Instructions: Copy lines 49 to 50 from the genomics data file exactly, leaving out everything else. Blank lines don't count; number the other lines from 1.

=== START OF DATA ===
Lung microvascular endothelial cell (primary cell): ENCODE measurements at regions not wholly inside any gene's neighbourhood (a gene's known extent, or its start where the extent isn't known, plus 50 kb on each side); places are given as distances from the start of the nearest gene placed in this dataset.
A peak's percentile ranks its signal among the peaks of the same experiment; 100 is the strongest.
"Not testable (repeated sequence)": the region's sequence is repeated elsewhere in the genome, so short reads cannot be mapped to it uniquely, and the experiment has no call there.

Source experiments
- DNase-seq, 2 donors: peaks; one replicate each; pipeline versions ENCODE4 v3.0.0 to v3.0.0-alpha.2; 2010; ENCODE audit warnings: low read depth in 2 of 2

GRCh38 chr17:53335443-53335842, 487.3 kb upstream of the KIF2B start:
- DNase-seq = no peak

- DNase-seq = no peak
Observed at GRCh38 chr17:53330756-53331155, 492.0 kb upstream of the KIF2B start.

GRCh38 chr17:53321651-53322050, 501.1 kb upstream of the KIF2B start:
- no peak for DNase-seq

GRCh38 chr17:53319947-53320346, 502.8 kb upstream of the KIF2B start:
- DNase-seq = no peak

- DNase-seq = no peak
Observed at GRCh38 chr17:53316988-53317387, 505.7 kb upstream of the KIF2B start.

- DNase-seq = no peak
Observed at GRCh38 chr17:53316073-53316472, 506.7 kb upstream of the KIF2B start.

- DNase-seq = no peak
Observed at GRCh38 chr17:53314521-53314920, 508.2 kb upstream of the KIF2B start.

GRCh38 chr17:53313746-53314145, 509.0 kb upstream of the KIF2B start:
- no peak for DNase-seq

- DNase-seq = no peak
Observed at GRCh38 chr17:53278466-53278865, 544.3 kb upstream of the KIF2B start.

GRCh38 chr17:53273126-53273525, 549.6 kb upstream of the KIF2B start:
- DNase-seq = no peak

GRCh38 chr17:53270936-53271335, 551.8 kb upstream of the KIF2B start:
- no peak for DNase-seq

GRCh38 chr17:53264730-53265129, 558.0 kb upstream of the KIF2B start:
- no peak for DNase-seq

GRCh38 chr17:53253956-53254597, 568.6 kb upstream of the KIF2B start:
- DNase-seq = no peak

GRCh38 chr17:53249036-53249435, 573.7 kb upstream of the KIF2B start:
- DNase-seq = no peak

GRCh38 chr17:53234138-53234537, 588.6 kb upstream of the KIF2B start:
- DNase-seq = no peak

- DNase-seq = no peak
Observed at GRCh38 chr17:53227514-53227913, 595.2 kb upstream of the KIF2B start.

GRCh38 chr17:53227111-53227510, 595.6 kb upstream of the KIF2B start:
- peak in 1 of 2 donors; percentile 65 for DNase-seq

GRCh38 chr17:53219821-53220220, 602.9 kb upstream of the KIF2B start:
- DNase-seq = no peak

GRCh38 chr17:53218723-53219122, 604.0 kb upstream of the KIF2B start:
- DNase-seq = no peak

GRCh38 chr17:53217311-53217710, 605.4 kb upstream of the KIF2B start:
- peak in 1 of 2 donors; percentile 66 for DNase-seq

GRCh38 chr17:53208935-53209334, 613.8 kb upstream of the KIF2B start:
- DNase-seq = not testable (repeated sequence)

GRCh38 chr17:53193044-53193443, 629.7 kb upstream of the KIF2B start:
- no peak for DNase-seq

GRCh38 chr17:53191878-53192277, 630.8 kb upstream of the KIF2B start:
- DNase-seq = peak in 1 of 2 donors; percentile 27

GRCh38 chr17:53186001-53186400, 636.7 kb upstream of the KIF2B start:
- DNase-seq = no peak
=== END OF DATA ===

- no peak for DNase-seq

GRCh38 chr17:53191878-53192277, 630.8 kb upstream of the KIF2B start: